ThinkProgress has dedicated a portion of our coverage on Wednesday, June 29th to reporting on the state of homelessness in Washington, D.C. This story is part of that series.
Washington, D.C. has more than thirty health clinics and mobile medical programs specifically geared toward the city’s homeless. The need is as huge as it is varied — doctors treat everything from poor vision to heart disease on a daily basis — and the city’s expanded Medicaid program helps smooth out most funding gaps.
But only a portion of the region’s 11,600 homeless residents seek out this kind of medical care. For some who haven’t seen a doctor in decades or have a chronic addiction, it’s fear of judgment that keeps them away. For others, it’s the perceived inconvenience of getting a check-up and breaking out of their geographical comfort zone. And for many, it’s an overarching distrust of doctors that dissuades them.
Instead of waiting for their patients to cave in, one physician and one social services expert decided to bring their expertise directly to their clientele on the streets.
It’s about meeting our patients where they’re at, both physically and mentally.
“It’s about meeting our patients where they’re at, both physically and mentally,” says Dr. Catherine Crosland, medical director for the homeless service arm of D.C.’s Unity Health Care.
Crosland has worked in homeless health care for more than a decade, but most of her care has taken place inside sterile clinic rooms. Over time, however, she began to notice the number of homeless people avoiding medical help and seriously suffering because of it. So last month she teamed up with Beau Stiles, the street outreach lead at Capitol Hill Group Ministry, to organize a weekly stroll through the neighborhood just east of the Capitol building’s white dome. Geared with a backpack stuffed with rubber gloves, medication, diabetes tests, first aid supplies, and a stethoscope, Crosland follows Stiles through the neighborhood, stopping to check in with people along the way.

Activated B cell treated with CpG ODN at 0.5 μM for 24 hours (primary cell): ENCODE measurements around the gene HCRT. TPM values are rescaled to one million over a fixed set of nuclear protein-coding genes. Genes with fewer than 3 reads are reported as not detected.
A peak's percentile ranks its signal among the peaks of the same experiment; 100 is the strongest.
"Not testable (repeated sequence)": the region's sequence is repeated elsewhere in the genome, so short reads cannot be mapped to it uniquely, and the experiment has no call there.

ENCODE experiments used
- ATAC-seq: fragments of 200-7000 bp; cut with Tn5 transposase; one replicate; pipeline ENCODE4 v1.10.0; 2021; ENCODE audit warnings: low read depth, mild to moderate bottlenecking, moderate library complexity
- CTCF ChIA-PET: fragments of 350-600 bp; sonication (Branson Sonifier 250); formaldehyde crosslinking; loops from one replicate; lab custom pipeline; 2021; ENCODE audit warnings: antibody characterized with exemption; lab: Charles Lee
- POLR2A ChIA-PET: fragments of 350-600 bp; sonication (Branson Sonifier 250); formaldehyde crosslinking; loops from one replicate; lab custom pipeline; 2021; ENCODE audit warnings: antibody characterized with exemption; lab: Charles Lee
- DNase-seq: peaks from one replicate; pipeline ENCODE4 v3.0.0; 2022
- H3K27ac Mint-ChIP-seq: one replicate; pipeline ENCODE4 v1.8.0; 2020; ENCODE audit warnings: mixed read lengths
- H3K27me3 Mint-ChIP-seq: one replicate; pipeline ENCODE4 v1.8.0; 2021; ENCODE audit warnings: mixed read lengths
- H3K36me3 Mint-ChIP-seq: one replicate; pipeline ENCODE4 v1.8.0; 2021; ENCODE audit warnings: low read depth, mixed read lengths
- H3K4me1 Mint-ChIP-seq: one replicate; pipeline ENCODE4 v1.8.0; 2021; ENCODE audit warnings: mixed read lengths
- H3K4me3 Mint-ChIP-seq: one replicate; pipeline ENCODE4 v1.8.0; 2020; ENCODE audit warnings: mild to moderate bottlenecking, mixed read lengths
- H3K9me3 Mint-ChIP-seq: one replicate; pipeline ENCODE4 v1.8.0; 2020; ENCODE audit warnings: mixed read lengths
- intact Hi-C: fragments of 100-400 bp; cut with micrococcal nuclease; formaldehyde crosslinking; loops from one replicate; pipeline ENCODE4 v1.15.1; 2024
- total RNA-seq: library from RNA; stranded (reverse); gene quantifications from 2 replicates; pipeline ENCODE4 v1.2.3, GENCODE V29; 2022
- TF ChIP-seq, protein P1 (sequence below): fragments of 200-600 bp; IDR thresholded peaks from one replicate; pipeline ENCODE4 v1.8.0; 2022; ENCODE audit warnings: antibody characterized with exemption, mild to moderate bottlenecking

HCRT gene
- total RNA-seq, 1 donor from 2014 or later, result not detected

“Hi there, would any of you like a blood pressure test?” Crosland asks a group of men resting against a shaded brick wall on a crushingly hot June day. Some look puzzled by her warmth. Others smile, and bombard her with their current medical problems.
Headaches. Problems sleeping. Chronic pain. Crosland crouches down to address each person’s complaint one by one.
She takes the blood pressure of a man leaning on a cane, who tells her he hasn’t been to a doctor in twenty years. Crosland’s eyebrows jump when she reads the results. “He could have a stroke at any minute,” she tells Stiles, after giving the man medication to temporarily lower his blood pressure. She makes him promise to visit her office tomorrow for a follow-up.http://thinkprogress.org/health/2016/02/10/3747111/aging-homeless-health-issues/Mark, standing nearby, has been homeless since 2008. Medicaid has given him access to medication to combat his depression and high blood pressure. With his health stabilized, he’s just hoping for a stable home. This is Stiles’ specialty: Getting people connected to the network of local social services after they pass Crosland’s check-up. He uses a tablet to keep track of everyone’s current housing situation, health care plan, and general well-being — and meets twice a month with other D.C. homeless service providers to connect those in need with the right services. But availability varies.